The Beautiful Ones
They are the Beautiful Ones, Loisail’s most notable socialites, and this spring is Nina’s chance to join their ranks, courtesy of her well-connected cousin and his calculating wife. But the Grand Season has just begun, and already Nina’s debut has gone disastrously awry. She has always struggled to control her telekinesis—neighbors call her the Witch of Oldhouse—and the haphazard manifestations of her powers make her the subject of malicious gossip. When entertainer Hector Auvray arrives to town, Nina is dazzled. A telekinetic like her, he has traveled the world performing his talents for admiring audiences. He sees Nina not as a witch, but ripe with potential to master her power under his tutelage. With Hector’s help, Nina’s talent blossoms, as does her love for him. But great romances are for fairytales, and Hector is hiding a truth from Nina — and himself — that threatens to end their courtship before it truly begins. The Beautiful Ones is a charming tale of love and betrayal, and the struggle between conformity and passion, set in a world where scandal is a razor-sharp weapon.
Moreno-Garcia fills her fantastic novel of manners with sumptuous language and plausible romantic complications in a setting that appears to be based on 19th-century France and is lightly garnished with minor magic…Readers who enjoyed Mary Robinette Kowal’s Glamourist Histories magical Regency series will be particularly enthralled by the genuine emotions evoked in the course of the unsustainable love triangle.
This novel of manners presents carefully crafted characters with nuanced motivations to rival any Thomas Hardy classic. Moreno-Garcia adeptly captures the ecstatic highs of first love and the bitter disappointments of first heartbreak. Hints of the paranormal and dashes of adventure and feminism are subtly interwoven, making for an unforgettable work.
—School Library Journal
The talented author of Certain Dark Things and Signal to Noise returns with a novel that is light on fantasy but overflowing with delicious melodrama … a great fit for fans of the 18th-century French classic Les Liaisons Dangereuses.
This elegant tale of hidden desires and misplaced amour will appeal to fans of historical fantasy.
Though it may depart in setting and subgenre, The Beautiful Ones demonstrates Moreno-Garcia’s smart and colorful writing, with descriptions both sensory and sumptuous, and characters you will root for, even in their worst moments.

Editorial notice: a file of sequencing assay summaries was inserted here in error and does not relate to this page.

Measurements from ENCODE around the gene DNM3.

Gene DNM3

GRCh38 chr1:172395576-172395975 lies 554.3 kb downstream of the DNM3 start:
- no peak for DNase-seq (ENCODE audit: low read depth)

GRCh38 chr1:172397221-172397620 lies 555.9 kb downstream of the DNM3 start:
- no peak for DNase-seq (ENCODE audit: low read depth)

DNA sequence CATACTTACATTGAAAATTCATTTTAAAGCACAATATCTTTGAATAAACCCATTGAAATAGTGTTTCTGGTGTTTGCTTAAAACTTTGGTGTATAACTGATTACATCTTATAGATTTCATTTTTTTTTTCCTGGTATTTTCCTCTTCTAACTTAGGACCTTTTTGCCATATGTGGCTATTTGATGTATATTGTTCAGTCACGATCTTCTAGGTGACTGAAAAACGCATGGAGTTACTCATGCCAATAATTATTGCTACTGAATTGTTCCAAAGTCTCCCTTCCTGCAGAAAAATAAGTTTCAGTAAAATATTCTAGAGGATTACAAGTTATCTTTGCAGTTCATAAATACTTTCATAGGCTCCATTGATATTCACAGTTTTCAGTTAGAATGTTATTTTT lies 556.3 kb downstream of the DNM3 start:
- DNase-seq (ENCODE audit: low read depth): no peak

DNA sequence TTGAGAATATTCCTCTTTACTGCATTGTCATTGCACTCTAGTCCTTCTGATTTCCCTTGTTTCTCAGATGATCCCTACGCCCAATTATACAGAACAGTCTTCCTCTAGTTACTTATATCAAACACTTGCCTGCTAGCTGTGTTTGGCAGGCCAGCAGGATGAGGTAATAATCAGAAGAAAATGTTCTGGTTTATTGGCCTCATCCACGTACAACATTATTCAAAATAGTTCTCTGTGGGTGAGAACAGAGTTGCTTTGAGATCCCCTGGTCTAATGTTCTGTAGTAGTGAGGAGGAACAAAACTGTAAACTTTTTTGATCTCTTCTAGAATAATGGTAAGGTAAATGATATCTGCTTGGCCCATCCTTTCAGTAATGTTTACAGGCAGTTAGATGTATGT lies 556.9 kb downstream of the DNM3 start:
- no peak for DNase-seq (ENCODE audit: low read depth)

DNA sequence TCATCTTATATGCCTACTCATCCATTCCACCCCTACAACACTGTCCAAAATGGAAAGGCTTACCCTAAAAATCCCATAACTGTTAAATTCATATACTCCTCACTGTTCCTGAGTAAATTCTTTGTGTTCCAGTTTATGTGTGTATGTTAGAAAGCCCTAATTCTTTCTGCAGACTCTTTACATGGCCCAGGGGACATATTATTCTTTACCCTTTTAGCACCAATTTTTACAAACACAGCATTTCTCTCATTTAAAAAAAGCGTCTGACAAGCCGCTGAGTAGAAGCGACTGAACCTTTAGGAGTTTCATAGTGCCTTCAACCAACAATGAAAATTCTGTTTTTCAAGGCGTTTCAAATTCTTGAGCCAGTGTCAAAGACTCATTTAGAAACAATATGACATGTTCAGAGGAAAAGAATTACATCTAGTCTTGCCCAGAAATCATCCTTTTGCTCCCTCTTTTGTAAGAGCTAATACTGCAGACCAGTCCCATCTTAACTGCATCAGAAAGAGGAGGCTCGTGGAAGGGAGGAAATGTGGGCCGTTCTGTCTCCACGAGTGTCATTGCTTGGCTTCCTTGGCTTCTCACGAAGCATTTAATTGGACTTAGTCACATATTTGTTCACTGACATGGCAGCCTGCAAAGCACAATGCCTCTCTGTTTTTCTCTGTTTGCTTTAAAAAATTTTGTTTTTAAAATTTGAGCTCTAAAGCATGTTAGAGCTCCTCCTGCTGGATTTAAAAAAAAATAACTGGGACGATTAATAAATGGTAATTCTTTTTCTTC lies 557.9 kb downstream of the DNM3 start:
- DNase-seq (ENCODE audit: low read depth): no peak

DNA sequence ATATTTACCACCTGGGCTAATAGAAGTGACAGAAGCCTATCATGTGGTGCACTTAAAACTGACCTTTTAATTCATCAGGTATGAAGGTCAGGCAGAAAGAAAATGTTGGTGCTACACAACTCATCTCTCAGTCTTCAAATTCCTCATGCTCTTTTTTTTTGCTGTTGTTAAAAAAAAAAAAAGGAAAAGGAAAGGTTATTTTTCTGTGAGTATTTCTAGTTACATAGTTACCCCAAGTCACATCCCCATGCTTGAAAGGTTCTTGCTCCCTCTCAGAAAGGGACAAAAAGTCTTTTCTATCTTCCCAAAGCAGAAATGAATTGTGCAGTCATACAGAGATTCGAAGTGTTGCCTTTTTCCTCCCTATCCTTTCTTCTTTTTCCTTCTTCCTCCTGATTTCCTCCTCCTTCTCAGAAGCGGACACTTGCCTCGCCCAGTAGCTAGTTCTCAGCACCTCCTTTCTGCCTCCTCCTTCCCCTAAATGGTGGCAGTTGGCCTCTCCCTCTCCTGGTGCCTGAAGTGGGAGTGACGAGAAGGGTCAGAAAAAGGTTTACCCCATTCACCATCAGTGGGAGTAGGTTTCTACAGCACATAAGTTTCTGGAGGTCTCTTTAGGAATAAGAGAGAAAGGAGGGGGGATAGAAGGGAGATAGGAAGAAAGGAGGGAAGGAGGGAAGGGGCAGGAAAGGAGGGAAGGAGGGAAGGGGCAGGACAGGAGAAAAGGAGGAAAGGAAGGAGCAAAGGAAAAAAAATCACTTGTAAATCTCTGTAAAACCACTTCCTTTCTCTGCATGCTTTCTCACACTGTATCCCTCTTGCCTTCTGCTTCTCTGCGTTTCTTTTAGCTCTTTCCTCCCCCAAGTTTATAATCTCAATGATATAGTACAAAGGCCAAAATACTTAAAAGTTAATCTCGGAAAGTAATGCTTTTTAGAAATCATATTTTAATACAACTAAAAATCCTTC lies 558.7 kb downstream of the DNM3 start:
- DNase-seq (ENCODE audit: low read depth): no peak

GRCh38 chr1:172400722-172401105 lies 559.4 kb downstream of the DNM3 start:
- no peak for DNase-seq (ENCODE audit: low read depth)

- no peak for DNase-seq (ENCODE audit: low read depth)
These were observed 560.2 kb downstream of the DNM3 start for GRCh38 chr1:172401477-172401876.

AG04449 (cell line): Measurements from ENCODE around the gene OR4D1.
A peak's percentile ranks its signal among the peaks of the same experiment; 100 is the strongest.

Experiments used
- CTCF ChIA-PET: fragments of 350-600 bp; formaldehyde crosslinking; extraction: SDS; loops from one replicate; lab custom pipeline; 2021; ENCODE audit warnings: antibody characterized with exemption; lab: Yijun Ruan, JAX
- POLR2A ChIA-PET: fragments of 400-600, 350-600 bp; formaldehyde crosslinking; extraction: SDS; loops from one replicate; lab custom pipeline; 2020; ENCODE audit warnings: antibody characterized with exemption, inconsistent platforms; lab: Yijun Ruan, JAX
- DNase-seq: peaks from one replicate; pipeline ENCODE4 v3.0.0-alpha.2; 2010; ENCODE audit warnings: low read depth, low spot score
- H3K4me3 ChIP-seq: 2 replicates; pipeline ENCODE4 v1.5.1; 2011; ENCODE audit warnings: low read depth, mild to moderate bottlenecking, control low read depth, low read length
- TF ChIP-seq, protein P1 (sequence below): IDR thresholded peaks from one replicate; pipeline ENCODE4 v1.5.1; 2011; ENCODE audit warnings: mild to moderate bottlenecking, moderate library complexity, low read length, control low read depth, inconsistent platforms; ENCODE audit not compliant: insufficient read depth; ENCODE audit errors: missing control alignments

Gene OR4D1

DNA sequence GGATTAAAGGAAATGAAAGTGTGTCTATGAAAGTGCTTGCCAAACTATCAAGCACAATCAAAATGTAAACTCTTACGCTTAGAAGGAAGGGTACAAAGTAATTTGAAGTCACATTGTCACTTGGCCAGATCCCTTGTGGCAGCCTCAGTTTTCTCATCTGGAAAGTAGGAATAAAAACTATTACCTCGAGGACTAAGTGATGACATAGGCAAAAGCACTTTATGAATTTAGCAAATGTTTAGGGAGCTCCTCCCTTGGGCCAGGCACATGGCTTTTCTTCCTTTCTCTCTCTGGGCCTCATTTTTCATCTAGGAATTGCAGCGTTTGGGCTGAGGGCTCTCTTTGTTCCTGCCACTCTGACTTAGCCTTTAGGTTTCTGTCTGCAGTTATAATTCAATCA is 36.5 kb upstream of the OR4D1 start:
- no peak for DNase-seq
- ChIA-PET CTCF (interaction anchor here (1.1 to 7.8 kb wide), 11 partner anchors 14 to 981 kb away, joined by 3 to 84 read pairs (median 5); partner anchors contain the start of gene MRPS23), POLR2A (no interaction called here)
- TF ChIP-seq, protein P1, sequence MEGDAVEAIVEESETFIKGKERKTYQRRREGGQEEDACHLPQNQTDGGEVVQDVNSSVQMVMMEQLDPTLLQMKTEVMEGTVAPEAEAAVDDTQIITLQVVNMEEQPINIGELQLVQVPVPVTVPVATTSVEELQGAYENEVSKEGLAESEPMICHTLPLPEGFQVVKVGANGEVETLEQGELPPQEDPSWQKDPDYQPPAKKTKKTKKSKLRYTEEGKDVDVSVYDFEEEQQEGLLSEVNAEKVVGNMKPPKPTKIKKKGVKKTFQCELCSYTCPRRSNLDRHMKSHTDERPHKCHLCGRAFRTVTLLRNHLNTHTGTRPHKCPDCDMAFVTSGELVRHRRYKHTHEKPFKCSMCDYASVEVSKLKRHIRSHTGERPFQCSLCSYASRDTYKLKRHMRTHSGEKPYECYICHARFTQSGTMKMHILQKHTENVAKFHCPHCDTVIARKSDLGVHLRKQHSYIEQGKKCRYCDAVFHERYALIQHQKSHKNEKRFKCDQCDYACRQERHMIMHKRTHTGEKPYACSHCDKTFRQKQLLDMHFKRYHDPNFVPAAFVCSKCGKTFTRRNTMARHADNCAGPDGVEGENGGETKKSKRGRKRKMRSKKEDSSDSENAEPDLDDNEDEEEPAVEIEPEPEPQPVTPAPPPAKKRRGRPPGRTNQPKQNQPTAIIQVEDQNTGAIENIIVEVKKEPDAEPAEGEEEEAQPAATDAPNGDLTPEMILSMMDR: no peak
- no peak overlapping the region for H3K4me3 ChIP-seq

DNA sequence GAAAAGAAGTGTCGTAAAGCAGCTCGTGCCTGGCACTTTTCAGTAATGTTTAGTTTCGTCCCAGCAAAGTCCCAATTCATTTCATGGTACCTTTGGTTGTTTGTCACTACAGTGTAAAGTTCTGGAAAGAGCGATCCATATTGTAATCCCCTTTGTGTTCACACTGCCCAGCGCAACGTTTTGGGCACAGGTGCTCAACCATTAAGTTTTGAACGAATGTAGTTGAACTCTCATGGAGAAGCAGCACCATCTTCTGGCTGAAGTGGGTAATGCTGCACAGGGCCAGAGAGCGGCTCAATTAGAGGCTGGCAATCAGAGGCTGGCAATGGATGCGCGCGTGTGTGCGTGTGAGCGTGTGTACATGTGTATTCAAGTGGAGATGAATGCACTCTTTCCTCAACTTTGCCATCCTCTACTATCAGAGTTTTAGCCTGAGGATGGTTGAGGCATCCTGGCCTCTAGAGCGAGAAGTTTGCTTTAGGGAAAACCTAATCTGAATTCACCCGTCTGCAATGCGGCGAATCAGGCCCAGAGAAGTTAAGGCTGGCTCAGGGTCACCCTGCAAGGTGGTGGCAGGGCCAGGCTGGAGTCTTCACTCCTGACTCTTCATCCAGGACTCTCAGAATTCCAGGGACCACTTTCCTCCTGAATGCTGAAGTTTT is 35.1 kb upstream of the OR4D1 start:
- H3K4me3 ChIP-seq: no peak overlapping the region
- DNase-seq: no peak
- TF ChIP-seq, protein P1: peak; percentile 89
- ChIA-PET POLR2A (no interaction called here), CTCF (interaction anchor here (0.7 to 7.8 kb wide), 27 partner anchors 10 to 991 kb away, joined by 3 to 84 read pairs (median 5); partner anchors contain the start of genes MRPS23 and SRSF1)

The Beautiful Ones is an elegantly paced novel that moves its characters into place with ease, with careful attention paid to ways a word or a moment can change an entire life.
— Book Page
Many of Moreno-Garcia’s characters do terrible, despicable things to hurt each other and profit personally in this book, but that’s what keeps them and the narrative interesting. It’s a slow-burn, stately novel about the magic of what it means to love, and love truly.
Readers who enjoy light speculative elements, historical fantasy, romance, and beautiful prose will find a trove. Straddling several genres with elegant intelligence, The Beautiful Ones is both an easy read and a fulfilling one.
This is the third novel I read by Silvia Moreno-Garcia and I loved all of them in different ways: each in a different genre by a chameleon writer with incredible writing skills.
The Beautiful Ones is a hauntingly lovely book, romantic and crushing by turns, touched with magic on every level.
If you’ve ever thought that what Dangerous Liaisons really needed was more Force Adepts, this may very well be the book you’ve been waiting for.
—James Nicoll Reviews
The whole book is a magnificent tangle of unspoken words and feelings. Nothing is tepid; everything, even the absence of feelings, is charged with danger and heartache.
Certain people in the world of The Beautiful Ones have telekinetic abilities, but while these abilities do play an important part in the story, this is not a story of magic unless it’s the magic of the human heart.
Whatever genre you call it, the story is compelling. I read it with the same rabid avidity with which I eat a bag of chips.
—Smart Bitches, Trashy Books